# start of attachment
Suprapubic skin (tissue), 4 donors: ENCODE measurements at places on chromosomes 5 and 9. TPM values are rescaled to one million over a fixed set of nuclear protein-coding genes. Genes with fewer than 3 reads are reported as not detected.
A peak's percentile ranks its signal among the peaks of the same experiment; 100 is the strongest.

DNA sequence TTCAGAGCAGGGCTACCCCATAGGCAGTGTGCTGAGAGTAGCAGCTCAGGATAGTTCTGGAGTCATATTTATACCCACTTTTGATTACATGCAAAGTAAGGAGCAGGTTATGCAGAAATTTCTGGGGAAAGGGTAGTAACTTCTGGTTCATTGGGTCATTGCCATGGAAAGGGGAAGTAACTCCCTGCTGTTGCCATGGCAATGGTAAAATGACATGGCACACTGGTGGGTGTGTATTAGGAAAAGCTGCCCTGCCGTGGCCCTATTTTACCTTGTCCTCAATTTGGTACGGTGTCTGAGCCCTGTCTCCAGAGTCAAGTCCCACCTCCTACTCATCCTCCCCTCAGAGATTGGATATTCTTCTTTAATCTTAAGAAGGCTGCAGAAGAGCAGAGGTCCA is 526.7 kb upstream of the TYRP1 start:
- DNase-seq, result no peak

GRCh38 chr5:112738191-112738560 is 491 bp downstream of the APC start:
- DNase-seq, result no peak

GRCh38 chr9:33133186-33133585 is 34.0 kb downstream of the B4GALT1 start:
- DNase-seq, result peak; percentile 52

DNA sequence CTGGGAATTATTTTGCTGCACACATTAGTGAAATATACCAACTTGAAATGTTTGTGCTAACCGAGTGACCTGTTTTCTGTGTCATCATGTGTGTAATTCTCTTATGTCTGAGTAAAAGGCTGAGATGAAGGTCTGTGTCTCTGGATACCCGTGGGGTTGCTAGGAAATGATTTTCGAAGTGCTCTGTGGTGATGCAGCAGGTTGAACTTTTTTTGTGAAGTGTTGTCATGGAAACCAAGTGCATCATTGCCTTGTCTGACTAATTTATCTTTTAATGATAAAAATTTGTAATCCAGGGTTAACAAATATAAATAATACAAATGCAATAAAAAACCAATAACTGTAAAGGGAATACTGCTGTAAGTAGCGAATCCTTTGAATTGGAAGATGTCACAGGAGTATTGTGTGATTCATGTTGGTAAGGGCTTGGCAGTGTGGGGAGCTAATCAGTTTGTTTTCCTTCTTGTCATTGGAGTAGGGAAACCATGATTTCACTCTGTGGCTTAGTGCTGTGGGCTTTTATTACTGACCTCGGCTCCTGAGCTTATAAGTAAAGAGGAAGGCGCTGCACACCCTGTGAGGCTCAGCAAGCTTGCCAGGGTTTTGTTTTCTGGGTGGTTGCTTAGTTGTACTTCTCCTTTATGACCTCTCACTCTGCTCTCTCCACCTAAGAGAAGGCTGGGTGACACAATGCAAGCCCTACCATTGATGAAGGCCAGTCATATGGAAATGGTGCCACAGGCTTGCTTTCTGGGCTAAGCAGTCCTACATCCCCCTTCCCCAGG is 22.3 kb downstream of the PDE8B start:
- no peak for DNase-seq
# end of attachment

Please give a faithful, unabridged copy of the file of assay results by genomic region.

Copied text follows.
Suprapubic skin (tissue), 4 donors: ENCODE measurements at places on chromosomes 5 and 9. TPM values are rescaled to one million over a fixed set of nuclear protein-coding genes. Genes with fewer than 3 reads are reported as not detected.
A peak's percentile ranks its signal among the peaks of the same experiment; 100 is the strongest.

DNA sequence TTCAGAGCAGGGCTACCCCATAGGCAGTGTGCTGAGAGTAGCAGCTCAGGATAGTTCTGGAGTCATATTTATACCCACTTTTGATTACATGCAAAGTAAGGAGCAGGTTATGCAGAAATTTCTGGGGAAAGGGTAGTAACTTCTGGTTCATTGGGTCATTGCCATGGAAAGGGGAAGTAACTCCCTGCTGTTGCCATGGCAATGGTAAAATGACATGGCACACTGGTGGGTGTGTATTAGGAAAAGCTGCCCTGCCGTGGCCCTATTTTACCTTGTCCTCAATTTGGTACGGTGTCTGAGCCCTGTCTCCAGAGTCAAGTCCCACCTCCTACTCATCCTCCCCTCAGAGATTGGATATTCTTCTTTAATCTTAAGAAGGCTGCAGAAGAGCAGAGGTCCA is 526.7 kb upstream of the TYRP1 start:
- DNase-seq, result no peak

GRCh38 chr5:112738191-112738560 is 491 bp downstream of the APC start:
- DNase-seq, result no peak

GRCh38 chr9:33133186-33133585 is 34.0 kb downstream of the B4GALT1 start:
- DNase-seq, result peak; percentile 52

DNA sequence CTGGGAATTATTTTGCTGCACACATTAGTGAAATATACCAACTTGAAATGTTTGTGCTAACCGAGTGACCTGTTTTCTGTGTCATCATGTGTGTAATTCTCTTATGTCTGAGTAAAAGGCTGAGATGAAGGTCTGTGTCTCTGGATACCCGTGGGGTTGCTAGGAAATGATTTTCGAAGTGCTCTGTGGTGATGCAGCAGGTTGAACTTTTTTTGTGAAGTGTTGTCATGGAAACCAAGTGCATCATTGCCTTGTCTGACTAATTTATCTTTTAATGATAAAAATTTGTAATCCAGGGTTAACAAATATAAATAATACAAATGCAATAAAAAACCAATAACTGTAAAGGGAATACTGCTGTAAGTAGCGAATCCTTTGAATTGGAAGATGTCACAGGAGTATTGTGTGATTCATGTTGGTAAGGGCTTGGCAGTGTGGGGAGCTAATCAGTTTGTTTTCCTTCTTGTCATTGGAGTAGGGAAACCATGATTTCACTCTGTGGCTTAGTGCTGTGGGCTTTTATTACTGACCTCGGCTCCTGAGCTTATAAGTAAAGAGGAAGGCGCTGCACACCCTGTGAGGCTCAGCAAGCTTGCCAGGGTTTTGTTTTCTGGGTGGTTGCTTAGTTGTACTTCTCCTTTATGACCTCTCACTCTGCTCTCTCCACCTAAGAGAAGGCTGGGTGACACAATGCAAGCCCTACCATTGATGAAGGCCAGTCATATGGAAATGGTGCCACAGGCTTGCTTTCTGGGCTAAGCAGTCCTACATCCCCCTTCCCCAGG is 22.3 kb downstream of the PDE8B start:
- no peak for DNase-seq